Slice the Mozzerella into 3/8” slices. Place in a bowl with a little olive oil and white wine vinegar and some thinly sliced scallions. Marinate for several hours.

Grill the Portobello slices for a minute or two on each side.

Slice the tomatoes and arrange the Portobello, mozzarella and tomato slices over a bed of lettuce.
Add dressing (below) and top with the basil leaf chiffonade.

Dressing:
  • 3 Tbs olive oil
  • 3 Tbs balsamic vinegar
  • 1 Tbs red wine vinegar
  • ¼ tsp coriander seed
  • ¼ tsp black peppercorns
  • ¼ tsp Sea Salt
  • 1 tsp chopped basil leaves

Grind the seeds and salt.

Blend the liquids and ground spices.

Stir in the basil leaves

Lobster Quadrilles:


Our Lobster Quadrilles are giant square parsley-pasta ravioli stuffed with lobster claws and mushrooms. This recipe is enough to make 6 Quadrilles - enough for 3 people.

Filling:
  • 1 1/2 cup Lobster claw meat (Massachusetts Bay) steamed, shelled and finely chopped
  • 1 1/2 cup Shitake Mushrooms (M. Cutone, Chelsea) finely chopped
  • 1 cup Ricotta (Purity Cheese Co. Quincy)
  • 1 egg (Owens Farm, Needham)
  • 2 Tbs chopped chives (picked on premises)
  • 1 clove Garlic finely chopped
  • 1 Tbs olive oil

Saute the garlic and mushrooms in the olive oil until they are soft.Mix all the ingredients in a bowl and set aside.


Pasta:

  • Home-made Pasta Dough (See Pasta Unplugged)
  • Flat leaf Parsley (picked on premises)
  • 1 beaten egg (Owens Farm, Needham)

Sort through the parsley and pick out a few dozen nicely shaped leaves.

Using a pasta machine, roll the dough out to the second-thinnest setting (#6 on Atlas style machines).

Lay out half the dough and arrange the parsley leaves on it.



Cover with the other half and press firmly to seal. Then roll the dough once again to the second-thinnest setting. The parsley leaves will be visible through the dough.



Assembly:

Assembly can be done on any flat floured surface, but a simple mold will make forming the lobster quadrilles easier. Mine is just a piece of pine board with a 3 1/2” x 3 1/2” x 1/4” chiseled recess.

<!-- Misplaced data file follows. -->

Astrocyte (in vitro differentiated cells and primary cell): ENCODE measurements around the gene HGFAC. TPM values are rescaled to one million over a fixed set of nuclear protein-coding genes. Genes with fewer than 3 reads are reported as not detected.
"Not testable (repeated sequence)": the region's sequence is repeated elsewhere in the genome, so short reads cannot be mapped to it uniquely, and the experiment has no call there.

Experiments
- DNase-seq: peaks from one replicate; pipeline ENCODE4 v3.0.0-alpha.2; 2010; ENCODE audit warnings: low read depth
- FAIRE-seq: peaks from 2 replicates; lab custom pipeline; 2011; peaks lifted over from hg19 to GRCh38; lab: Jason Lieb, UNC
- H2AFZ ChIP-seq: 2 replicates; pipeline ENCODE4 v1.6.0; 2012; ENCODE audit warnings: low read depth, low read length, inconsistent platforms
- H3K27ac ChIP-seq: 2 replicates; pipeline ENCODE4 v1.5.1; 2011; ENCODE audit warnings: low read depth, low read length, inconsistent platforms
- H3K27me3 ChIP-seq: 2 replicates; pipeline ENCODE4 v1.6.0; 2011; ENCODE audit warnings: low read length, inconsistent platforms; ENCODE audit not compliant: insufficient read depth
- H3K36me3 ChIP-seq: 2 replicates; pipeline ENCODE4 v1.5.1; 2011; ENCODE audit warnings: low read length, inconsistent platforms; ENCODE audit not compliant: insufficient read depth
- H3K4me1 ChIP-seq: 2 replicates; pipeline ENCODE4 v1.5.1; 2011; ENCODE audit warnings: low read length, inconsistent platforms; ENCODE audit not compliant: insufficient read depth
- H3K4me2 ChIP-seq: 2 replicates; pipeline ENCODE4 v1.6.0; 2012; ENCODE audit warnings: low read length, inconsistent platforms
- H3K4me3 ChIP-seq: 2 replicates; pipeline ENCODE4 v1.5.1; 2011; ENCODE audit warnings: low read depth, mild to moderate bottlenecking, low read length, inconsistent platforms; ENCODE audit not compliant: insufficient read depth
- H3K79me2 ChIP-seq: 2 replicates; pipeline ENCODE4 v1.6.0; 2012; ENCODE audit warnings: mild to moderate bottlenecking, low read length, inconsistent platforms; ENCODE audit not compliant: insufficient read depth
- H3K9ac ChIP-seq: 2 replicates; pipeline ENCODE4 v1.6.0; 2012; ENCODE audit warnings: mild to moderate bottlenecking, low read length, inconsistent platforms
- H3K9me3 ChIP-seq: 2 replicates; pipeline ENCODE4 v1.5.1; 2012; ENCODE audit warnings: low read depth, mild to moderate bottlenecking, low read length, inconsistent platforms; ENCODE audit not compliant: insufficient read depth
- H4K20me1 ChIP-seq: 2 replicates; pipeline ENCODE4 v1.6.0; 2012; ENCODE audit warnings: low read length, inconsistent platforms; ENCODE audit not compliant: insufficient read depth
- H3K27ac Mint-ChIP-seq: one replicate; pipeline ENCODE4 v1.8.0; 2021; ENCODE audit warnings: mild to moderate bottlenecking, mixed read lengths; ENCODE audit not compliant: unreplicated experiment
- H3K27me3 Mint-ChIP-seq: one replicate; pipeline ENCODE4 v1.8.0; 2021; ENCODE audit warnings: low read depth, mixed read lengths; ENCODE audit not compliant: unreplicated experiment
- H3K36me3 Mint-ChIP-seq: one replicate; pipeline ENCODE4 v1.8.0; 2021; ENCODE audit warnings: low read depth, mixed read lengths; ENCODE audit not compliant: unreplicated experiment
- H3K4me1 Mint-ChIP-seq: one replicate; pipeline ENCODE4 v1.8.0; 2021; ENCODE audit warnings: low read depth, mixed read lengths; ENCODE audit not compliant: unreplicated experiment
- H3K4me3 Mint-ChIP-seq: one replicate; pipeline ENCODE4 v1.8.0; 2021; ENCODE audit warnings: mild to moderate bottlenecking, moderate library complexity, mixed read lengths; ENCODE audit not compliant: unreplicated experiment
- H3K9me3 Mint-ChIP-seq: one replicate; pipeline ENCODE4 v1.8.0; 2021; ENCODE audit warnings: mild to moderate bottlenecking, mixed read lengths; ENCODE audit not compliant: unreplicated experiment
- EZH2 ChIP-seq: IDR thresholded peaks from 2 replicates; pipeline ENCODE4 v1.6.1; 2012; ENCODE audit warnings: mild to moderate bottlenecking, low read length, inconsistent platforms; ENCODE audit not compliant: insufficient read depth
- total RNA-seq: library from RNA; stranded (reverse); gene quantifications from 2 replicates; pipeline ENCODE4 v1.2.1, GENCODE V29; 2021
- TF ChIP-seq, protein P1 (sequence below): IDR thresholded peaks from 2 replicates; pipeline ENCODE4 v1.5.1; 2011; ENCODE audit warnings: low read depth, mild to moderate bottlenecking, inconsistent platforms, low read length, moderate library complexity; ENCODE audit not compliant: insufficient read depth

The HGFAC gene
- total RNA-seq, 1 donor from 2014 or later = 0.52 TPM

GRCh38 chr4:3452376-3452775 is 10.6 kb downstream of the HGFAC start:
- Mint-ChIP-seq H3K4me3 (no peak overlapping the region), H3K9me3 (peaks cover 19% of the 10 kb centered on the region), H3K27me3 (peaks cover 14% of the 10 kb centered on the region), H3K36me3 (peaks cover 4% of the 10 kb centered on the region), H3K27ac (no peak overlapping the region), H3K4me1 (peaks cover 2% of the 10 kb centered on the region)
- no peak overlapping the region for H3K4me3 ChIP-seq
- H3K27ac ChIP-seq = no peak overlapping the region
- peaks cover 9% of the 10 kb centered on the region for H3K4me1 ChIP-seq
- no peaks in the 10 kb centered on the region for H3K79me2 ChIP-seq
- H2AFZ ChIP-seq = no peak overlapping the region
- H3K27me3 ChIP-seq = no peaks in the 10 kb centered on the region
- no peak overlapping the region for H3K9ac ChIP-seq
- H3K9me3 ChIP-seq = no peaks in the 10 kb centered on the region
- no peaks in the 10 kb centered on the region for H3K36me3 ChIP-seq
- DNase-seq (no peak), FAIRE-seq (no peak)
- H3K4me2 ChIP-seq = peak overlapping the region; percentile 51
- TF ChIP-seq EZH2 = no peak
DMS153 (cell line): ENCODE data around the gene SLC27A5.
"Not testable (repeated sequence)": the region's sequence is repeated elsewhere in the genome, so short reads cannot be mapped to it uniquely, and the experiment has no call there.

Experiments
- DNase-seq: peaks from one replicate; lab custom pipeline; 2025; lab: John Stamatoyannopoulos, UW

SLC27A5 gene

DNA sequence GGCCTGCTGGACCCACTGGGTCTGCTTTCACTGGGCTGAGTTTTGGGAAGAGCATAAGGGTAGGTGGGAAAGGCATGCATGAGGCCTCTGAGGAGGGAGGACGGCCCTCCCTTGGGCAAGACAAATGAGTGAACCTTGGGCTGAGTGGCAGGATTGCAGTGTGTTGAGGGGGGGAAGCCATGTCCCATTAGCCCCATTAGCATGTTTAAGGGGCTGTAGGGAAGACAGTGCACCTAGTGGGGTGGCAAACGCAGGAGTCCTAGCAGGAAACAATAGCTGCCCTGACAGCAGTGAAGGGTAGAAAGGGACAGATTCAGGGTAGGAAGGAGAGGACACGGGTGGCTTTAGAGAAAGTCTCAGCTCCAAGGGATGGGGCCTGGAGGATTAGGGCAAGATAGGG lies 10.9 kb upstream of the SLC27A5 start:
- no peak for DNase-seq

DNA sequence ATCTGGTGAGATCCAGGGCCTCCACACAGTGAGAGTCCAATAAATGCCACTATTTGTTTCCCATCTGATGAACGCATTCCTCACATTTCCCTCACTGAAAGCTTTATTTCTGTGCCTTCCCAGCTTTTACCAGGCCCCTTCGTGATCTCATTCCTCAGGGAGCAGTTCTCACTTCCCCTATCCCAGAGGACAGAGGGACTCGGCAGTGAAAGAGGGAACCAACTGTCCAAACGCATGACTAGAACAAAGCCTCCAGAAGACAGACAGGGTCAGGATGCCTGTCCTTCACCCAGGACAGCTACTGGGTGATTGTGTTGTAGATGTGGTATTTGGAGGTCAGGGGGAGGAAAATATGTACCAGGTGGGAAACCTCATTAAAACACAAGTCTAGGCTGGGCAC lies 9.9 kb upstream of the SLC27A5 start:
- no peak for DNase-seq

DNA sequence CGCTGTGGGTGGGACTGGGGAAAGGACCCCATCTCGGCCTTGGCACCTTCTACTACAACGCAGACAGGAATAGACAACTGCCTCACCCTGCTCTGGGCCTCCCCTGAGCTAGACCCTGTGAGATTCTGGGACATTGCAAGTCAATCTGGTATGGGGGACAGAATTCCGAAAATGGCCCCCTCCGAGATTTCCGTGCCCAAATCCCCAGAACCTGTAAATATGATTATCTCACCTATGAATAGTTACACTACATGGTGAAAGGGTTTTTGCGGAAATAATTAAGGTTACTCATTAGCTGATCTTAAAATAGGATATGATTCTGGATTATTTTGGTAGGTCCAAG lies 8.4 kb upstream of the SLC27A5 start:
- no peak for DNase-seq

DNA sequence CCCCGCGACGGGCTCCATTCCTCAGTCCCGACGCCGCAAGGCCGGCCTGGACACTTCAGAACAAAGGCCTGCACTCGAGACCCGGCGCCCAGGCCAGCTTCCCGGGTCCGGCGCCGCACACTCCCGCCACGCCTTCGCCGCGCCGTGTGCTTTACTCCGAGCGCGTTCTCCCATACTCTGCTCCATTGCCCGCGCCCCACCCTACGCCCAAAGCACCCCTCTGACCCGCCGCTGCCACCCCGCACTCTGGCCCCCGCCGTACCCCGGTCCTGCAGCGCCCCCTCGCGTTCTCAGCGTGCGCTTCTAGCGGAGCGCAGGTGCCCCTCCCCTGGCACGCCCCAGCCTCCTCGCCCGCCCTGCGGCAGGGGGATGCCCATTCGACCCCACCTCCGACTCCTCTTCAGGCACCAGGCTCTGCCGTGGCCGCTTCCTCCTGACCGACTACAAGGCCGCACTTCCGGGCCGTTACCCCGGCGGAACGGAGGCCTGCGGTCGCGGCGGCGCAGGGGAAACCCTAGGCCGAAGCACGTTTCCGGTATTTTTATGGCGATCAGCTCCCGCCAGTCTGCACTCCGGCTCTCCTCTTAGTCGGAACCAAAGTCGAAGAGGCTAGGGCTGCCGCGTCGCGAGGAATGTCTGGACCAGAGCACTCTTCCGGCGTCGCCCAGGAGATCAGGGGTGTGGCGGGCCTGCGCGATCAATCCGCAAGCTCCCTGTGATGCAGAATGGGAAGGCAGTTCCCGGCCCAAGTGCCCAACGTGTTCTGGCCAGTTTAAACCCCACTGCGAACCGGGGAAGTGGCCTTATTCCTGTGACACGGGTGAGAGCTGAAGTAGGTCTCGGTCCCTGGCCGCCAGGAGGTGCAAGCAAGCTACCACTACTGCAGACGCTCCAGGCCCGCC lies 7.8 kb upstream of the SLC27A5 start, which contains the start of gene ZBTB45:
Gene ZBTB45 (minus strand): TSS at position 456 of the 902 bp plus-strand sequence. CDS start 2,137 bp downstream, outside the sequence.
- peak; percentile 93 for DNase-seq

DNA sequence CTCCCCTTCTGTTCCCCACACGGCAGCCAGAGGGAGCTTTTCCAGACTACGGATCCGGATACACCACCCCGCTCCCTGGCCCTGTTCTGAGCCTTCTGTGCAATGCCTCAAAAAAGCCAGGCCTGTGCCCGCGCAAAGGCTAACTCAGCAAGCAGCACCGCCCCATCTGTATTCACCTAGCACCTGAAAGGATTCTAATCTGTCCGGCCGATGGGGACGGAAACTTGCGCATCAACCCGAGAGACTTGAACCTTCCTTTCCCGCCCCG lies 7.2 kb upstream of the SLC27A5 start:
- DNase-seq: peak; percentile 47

The dough should be in one or more strips approximately 5 1/2” wide. Cut the dough into 5 1/2” squares. Lay one square of dough on a floured surface.



Put a generous scoop of filling in the center and spread it to about 1” from the edges.



The filling should be about 1/2” thick at the center. Brush the edge will a little of the beaten egg and place another square over it. Squeeze out any air and seal well around the edges.


Ravioli this size can break apart easily, so handle with care. Gently lower them into boiling water, one at a time. Cook in small batches for 3-4 minutes, or until they float to the top. Carefully remove from the water with a strainer and drain.

Arrange on a plate (2-3 per serving) and drizzle with parsley-butter sauce (see below)

Serve with a glass of chilled Chardonnay (Neponset Winery, Needham, MA)

Parsley-Butter Sauce:

  • 3 Tbs olive oil.
  • 3 Tbs Butter (Crescent Ridge Creamery, Sharon)
  • 1 clove garlic – finely chopped
  • ¼ cup flat-leaf Parsley – chopped (picked on premises)
Saute the garlic in the oil until soft and translucent. Lower the heat and add the butter. Remove from heat when the butter is melted and stir in the parsley.

3 comments:

Matt said...

Are those ravioli, or throw pillows? Those are HUGE! And look really tasty! Excellent job!

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all i can say is wow and thanks for the recipe.